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Polycystic Ovarian Syndrome (P.C.O.D) a curable womens disease
|By : Dr. T.K. Alexander , Ernakulam, India 27.8.2010 14 Comments Phone: 09447042501 Fax: 0484-2367273 Mail Now|
|H.R.C. Specialty Clinic, Near Malabar Gold, M.G.Road, Kochi - 682011|
P.C.O.S; P.C.O.D, also known as Stein-Leventhal Syndrome is a hormonal problem that causes women to have a variety of symptoms. PCOS occurs in 10 % of women and is one of the main cause of infertility.
The symptoms begin in adolescence, or a women may not know she has PCOS until late when infertility occurs. She may suffer from Irregular periods or even, not at all. The inability of the ovaries to produce egg (infertility). Excess facial and abdomen hair, thinning of scalp hair, Acne (increased androgen), Darkened patches around the neck and under the breasts or arm (acanthosis nigricans). Signs of insulin resistance or over secretion. Overweight. A constellation of these various disorders linked together constitute the term " Polycystic Ovarian Syndrome" (PCOS)
PCOS is a condition in which a woman’s ovaries and, in some cases the adrenal glands, produce more androgens (a type of hormone) than normal. High levels of these hormones interfere with the development and release of eggs as part of ovulation. As a result, fluid-filled sacs or cysts can develop on the ovaries.
Because women with PCOS do not release eggs during ovulation, PCOS is the most common cause of female infertility.
How does PCOS affect fertility?
A woman's ovaries have follicles, which are tiny, fluid-filled sacs that hold the eggs. When an egg is mature, the follicle breaks open to release the egg so it can travel to the uterus for fertilization. In women with PCOS, immature follicles bunch together to form large cysts or lumps. The eggs mature within the bunched follicles, but the follicles don't break open to release them. As a result, women with PCOS often have menstrual irregularities, such as amenorrhea (they don’t get menstrual periods) or oligomenorrhea (they only have periods now and then). Because the eggs are not released, most women with PCOS have trouble getting pregnant. Although it is hard for women with PCOS to get pregnant, some do get pregnant, naturally or using assistive reproductive technology. Women with PCOS are at higher risk for miscarriage if they do become pregnant.
What are the symptoms of PCOS?
In addition to infertility, women with PCOS may also have:
* Pelvic pain
* Hirsutism, or excess hair growth on the face, chest, stomach, thumbs, or toes
* Male-pattern baldness or thinning hair
* Acne, oily skin or dandruff
* Patches of thickened and dark brown or black skin
Also, women who are obese are more likely to have PCOS.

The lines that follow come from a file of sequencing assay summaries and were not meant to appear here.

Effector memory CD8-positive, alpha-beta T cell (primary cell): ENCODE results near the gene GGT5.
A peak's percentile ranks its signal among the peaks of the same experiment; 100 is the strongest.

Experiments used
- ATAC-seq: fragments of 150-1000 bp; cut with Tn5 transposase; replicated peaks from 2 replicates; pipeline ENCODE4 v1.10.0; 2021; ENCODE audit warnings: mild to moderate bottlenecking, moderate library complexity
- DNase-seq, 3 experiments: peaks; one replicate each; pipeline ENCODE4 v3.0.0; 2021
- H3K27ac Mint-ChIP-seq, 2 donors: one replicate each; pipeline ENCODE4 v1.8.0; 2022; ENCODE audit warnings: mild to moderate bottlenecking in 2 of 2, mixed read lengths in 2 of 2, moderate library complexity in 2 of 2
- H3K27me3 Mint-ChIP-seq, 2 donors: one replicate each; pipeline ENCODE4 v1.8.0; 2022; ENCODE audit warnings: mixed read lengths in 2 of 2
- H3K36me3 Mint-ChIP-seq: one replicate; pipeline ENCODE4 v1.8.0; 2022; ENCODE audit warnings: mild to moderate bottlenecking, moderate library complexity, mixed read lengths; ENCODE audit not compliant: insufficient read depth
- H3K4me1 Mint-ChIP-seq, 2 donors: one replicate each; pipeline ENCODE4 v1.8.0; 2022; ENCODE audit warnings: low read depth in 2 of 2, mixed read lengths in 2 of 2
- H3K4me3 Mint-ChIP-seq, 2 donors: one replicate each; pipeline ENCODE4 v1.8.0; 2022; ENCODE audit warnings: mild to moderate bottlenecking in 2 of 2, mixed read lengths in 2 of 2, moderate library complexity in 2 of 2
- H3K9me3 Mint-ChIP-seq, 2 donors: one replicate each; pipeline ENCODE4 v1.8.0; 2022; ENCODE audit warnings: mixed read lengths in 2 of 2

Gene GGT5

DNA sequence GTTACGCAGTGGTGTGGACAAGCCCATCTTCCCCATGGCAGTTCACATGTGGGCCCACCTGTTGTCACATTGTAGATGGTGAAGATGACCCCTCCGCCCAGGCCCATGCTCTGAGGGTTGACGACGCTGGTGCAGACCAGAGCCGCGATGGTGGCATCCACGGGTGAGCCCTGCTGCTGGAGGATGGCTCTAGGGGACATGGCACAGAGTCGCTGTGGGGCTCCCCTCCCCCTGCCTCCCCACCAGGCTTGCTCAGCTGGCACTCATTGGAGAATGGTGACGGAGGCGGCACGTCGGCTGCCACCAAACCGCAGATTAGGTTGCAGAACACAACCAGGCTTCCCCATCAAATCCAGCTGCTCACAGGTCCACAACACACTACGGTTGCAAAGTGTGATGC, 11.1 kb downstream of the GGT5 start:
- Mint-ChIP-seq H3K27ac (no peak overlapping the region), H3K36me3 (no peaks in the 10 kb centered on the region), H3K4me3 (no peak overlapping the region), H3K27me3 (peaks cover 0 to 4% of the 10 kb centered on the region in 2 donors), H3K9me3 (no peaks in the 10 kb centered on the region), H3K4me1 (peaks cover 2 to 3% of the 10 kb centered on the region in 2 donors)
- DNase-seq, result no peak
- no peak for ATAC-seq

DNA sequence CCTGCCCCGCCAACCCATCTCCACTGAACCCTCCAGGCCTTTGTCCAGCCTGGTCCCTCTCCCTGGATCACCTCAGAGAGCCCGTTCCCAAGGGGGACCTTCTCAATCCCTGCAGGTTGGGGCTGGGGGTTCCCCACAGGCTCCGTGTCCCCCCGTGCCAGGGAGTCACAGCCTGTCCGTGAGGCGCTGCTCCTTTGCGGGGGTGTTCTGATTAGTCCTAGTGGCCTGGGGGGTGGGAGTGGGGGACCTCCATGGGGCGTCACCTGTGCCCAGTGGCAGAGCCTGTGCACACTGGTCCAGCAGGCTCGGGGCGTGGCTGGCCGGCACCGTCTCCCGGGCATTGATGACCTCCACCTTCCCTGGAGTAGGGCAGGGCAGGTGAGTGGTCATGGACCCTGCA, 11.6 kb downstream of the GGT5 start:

Women with PCOS are also at higher risk for associated conditions, such as:
* Metabolic syndrome—sometimes called a precursor to diabetes, this syndrome indicates that the body has trouble regulating its insulin
* Cardiovascular disease—including heart disease and high blood pressure
There are medications that can help control the symptoms, such as birth control pills to regulate menstruation, reduce androgen levels and clear acne. Other medications can reduce cosmetic problems, such as hair growth, and control blood pressure and cholesterol. But by using all of them do not cure P.C.O.S.
More than half the women who have P.C.O.S are overweight or obese. It has been found that "Insulin resistance" is the primary cause of weight gain in such women. When a woman is insulin resistant, even though the amount of insulin released into the blood stream after a high carbohydrate meal is sufficient and may even be in excess, (a condition called Hyperinsulinemia), the body is resistant to the insulin and is unable to utilize the glucose. The excess blood sugar gets converted to fat and overweight results. Overweight in turn leads to further insulin resistance and worsens the condition of PCOS.
It is important to have PCOS diagnosed and treated early to help prevent associated problems. Three pillars of management of PCOS are exercise, diet and Organopathic herbal drugs constitutional medicines. With the help of these modalities, PCOS can be controlled well. Diet is to be followed throughout the life of PCOS. No PCOS patient can be treated successfully unless she changes and follows the life style and diet.
The primary objective in treatment for P.C.O.S
is to focus on weight loss. Since insulin resistance is a main factor in over weight P.C.O.S woman, we recommended a diet similar to one recommended for people with Type 2
Diabetes i.e High fiber, low glycemic Index food like whole rice or wheat
Regular Exercise will increase the muscle mass and basal metabolic rate. Because both overweight and underweight
conditions has shown to suppress ovulation, both conditions throw off a woman’s natural hormone level, Insulin levels, in turn affecting sex hormone-binding globulin, which can affect the amount of free androgen in a woman’s body. Too much can suppress ovulation.
Lifestyle changes such as regular exercise can aid weight loss and help reduce blood sugar levels and regulate insulin levels more effectively. Weight loss can help lessen many of the health conditions associated with PCOS and can make symptoms be less severe or even disappear.
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